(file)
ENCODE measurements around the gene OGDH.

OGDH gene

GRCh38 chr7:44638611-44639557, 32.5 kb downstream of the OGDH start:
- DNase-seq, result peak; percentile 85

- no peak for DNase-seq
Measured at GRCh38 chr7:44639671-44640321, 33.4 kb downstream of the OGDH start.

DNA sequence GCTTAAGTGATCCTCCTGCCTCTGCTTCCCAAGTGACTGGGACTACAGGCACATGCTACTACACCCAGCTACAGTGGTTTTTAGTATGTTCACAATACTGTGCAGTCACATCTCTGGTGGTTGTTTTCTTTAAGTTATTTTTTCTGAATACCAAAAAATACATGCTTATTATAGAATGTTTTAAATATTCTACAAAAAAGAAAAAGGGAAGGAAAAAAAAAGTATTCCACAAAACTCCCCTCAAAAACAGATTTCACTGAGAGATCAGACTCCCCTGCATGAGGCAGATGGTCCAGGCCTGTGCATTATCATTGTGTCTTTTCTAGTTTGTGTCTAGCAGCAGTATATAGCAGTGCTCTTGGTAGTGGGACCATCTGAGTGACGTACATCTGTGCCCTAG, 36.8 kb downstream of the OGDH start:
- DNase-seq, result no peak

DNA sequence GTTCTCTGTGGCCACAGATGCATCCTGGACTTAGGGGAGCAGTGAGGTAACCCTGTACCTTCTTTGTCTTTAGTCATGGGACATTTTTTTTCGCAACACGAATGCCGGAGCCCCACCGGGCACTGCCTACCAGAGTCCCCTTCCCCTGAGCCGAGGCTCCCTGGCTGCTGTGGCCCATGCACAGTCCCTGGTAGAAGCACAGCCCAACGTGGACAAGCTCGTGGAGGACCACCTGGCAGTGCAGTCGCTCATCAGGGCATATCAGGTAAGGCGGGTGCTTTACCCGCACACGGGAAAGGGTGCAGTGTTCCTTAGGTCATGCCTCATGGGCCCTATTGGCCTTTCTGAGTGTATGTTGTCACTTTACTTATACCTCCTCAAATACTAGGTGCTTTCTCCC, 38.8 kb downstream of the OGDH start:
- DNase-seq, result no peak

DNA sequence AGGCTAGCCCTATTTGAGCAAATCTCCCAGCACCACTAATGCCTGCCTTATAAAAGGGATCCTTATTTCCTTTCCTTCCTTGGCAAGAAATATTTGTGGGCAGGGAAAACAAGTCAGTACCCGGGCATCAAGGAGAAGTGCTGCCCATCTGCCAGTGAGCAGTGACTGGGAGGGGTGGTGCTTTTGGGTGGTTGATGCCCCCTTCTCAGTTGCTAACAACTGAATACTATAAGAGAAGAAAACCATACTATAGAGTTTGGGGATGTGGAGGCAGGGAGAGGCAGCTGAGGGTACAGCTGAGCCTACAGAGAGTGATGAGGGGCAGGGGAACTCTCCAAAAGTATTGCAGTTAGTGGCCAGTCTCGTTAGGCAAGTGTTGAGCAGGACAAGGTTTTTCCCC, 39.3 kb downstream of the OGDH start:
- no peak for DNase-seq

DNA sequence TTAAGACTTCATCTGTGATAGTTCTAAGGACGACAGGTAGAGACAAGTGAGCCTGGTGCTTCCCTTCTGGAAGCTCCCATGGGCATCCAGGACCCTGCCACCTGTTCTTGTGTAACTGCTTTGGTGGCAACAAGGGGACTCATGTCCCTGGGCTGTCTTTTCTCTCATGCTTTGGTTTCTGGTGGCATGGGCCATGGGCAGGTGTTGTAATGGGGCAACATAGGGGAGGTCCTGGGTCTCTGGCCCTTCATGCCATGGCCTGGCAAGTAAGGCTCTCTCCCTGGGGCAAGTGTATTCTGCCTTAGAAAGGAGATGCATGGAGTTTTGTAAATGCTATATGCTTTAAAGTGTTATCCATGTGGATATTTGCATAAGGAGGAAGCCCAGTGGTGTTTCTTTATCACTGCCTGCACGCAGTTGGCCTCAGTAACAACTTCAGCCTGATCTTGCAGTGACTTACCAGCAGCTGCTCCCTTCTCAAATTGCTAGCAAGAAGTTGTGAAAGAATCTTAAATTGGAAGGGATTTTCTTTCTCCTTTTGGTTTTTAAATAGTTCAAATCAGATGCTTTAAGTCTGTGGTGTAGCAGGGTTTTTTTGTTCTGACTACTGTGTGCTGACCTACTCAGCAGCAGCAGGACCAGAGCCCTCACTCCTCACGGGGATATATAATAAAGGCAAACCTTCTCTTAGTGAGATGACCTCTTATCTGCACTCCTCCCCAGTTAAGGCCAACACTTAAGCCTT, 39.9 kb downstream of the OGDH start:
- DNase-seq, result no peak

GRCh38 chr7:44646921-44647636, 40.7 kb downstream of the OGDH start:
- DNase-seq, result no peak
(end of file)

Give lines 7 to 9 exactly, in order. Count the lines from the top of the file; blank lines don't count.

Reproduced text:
DNA sequence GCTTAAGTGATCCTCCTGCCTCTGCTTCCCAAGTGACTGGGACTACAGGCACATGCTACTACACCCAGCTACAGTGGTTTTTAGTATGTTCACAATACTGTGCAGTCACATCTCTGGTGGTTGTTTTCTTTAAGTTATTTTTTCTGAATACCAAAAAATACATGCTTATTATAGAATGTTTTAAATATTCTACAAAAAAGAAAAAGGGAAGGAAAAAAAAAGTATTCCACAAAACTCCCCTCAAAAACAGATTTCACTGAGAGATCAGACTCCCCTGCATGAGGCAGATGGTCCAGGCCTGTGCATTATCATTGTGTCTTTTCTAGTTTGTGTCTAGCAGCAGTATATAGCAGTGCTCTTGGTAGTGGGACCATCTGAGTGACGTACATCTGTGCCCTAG, 36.8 kb downstream of the OGDH start:
- DNase-seq, result no peak

DNA sequence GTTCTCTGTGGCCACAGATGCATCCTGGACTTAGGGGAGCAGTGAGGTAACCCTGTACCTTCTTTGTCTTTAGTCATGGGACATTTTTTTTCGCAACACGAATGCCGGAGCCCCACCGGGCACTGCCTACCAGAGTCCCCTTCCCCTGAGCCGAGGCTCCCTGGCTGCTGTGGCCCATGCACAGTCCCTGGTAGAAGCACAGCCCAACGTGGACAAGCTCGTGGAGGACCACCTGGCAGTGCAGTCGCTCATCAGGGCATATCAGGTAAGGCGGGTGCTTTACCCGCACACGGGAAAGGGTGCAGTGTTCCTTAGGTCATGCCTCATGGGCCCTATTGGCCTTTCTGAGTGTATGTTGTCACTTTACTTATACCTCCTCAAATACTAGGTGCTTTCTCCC, 38.8 kb downstream of the OGDH start: